Monday, April 27, 2015

USDLA Keynote


Hal Plotkin, with experience in the Obama administration, is now with Creative Commons.  His abbreviated history of the copyleft movement (skipping the GNU / GPL chapter) led to this punch line:  in some scenarios, dropping proprietary content in favor of equally high qualtiy open content saves enough money to assure students get a properly equipped personal workspace to get on-line.

That's a lesson learned in the software industry a generation ago.  Perhaps the Linux / GNU chapter got skipped given Microsoft's interests in this area?  Free software and free curriculum content (free in the sense of liberated) certainly have a lot in common.

A focus of Hal's keynote was CC-by within TAACCCT, a US Department of Labor program.  We got to watch a fun little video (above) and learn about some success stories.

Translating into computerese, he's into gamification of learning e.g flight simulators for everything (chemistry etc.).  "Nobody can cheat on a flight simulator".

The geek world memes of "Ignite" (as in Ignite Portland, or Ignite.gov) and "open licenses" appear to have permeated this education world.  Several of the talks have the word "ignite" in them.

I'm here with some of my co-workers from O'Reilly School of Technology, nothing to do with the auto parts company, everything to do with publishing e.g. Safari On-line.

We got some statistics that only 7% of the world's humans have post secondary school education, but that's measured in terms of having academic degrees.

If you're like my friend Lindsey in Nepal, deeply involved in the study of Newar Buddhism, you might not have a PhD in that, yet still be highly educated.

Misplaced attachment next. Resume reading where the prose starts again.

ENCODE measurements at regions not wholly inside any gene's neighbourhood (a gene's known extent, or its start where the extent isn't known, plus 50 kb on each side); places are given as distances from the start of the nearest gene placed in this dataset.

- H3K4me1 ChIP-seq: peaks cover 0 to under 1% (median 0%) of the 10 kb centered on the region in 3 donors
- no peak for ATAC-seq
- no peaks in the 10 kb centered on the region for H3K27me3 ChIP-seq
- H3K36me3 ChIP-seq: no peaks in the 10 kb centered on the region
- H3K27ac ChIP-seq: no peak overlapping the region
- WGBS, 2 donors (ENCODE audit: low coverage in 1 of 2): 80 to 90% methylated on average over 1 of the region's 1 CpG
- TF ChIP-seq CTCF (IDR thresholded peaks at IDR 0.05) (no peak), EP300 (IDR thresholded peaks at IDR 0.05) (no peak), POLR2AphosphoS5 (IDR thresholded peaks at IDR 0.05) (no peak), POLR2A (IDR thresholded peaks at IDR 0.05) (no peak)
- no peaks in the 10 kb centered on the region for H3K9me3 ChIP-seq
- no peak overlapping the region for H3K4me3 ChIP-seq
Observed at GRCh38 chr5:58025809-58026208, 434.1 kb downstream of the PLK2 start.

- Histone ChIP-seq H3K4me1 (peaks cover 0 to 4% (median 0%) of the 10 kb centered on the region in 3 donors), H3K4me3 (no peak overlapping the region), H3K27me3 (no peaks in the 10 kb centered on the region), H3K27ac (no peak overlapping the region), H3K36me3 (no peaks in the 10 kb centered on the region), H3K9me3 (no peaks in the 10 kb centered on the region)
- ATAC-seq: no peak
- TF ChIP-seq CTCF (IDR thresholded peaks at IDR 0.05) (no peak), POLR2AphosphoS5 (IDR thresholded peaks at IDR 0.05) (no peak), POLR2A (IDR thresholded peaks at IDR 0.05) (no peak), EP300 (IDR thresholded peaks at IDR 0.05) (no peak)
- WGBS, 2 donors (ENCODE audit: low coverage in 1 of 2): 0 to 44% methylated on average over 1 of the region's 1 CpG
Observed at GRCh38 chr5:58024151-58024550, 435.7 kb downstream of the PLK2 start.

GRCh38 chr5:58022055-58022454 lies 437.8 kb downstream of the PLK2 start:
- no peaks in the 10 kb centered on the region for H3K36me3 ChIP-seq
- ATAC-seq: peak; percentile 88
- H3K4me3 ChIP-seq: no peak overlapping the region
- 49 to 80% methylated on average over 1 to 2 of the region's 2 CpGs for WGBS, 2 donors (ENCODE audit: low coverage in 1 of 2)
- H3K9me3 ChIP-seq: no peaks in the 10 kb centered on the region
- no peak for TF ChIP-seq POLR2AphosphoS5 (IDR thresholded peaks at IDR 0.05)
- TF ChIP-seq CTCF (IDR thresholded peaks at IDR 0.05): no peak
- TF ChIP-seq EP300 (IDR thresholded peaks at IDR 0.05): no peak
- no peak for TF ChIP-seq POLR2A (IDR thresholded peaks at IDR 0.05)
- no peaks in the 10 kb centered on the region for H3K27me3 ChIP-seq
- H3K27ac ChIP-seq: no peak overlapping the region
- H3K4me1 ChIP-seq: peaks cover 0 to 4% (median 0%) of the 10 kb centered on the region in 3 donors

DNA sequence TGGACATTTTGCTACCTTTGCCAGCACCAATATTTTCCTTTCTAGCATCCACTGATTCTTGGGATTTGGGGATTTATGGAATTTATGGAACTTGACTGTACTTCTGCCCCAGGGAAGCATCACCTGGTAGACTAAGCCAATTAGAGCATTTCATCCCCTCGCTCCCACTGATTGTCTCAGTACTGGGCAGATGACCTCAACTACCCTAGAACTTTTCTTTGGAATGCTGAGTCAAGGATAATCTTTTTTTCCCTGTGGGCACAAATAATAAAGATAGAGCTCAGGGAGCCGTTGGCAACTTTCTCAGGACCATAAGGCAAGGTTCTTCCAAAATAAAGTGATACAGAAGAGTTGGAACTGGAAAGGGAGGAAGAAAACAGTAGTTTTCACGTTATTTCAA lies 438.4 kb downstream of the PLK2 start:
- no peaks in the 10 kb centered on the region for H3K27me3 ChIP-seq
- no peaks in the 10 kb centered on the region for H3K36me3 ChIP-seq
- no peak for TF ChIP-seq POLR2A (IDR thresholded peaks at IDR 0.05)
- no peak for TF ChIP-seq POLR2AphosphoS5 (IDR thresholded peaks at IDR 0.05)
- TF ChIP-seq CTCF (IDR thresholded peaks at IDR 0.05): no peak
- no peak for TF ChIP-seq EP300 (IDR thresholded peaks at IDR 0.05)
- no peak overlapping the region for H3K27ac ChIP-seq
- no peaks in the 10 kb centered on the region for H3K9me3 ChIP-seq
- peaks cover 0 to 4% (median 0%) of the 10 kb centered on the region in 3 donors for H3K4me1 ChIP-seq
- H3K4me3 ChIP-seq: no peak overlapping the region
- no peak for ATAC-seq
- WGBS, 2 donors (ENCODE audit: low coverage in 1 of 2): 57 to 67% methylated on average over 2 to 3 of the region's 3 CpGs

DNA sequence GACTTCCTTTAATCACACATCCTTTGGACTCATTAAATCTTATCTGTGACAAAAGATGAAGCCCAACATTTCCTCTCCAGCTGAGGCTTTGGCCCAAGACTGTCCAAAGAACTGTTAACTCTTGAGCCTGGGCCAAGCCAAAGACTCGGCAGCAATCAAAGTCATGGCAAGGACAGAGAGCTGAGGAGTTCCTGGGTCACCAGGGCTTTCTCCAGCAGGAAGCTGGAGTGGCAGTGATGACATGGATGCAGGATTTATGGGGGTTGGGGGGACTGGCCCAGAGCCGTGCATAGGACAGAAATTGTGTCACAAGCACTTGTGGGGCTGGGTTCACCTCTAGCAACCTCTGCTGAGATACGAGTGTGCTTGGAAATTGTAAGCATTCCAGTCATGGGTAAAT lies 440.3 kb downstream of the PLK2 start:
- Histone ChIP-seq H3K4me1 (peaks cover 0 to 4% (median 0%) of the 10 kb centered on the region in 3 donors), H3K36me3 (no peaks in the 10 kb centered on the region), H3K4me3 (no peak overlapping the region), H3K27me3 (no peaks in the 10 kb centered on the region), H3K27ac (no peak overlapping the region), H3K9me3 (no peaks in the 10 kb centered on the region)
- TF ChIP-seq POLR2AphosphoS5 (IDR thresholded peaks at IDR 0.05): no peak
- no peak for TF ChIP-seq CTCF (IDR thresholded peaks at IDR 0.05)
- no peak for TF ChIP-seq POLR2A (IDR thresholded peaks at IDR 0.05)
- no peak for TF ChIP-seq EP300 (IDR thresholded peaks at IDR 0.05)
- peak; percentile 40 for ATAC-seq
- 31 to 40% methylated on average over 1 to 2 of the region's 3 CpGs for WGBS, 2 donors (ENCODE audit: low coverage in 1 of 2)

Education and academic schoolwork are overlapping non-synonymous concepts in my book.  That might be heresy in this group, not sure (I'm a newbie).  The pro open source ignite flavored memes we're getting here are quite familiar to me however.

OSCON will be in Austin TX next year.  Portland and Austin have a lot in common.  They're both into staying weird.

The first talk I attended after the keynote was about "the four stages of SAMR" meaning Substitution, Augmentation, Modification, Redefinition, an approach to giving new technology a foot in the door into course delivery.  Share PDFs with Dropbox, use a Learning Management System (e.g. Blackboard) for grading.  Basic stuff.

We're hearing a plug for Microsoft Office Mix + Powerpoint + Notepad, adding to my sense that F/OSS (free and open source software) is not a primary focus here.  "All students use Evernote or OneNote for all notes" (Powerpoint slide) -- that's Augmentation, after Substitution lets them use any app for notes. 

OneNote is free as in beer at least, if not open source.  I'll first need to upgrade my OS to use it though.